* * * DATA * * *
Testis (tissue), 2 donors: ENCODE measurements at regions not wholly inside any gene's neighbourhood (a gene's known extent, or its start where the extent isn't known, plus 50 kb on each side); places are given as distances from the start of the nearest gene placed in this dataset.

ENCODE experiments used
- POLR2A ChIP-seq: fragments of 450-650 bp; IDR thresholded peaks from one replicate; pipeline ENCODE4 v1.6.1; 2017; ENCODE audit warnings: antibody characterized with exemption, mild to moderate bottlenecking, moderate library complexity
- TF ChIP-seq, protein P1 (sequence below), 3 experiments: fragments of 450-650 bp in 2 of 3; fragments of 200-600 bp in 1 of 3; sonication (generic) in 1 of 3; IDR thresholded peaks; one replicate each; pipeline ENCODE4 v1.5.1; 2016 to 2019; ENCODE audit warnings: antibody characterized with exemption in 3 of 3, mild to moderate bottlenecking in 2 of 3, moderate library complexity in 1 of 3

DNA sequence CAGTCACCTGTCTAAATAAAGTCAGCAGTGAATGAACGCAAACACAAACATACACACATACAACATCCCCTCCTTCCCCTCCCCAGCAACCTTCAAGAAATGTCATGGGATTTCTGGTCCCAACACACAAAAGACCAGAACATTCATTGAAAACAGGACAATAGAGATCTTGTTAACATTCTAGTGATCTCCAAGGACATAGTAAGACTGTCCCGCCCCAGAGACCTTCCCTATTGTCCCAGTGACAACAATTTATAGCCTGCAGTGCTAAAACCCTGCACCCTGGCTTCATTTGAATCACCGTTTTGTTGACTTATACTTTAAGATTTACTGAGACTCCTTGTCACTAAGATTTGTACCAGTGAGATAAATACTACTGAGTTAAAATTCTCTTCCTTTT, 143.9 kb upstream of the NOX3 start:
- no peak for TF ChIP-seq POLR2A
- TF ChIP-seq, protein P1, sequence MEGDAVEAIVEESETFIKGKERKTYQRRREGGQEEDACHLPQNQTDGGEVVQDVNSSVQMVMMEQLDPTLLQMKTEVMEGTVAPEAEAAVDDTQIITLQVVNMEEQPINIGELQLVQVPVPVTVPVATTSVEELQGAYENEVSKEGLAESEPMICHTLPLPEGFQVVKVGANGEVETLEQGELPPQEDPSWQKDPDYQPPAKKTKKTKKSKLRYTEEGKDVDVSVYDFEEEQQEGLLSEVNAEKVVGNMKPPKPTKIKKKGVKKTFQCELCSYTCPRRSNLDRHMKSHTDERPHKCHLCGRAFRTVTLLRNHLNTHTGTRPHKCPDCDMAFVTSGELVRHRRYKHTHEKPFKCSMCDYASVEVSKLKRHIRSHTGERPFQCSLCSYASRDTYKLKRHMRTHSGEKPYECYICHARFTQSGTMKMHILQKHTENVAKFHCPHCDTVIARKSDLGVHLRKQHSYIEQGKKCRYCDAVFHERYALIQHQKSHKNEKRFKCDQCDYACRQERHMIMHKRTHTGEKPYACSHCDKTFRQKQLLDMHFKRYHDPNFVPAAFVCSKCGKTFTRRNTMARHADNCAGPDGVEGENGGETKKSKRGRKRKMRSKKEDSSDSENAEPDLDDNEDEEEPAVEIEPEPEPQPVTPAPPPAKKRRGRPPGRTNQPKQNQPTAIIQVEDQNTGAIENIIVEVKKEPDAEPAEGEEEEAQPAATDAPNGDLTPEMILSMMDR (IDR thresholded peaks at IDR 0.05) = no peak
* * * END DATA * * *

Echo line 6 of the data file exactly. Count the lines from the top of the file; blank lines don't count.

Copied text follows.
- no peak for TF ChIP-seq POLR2A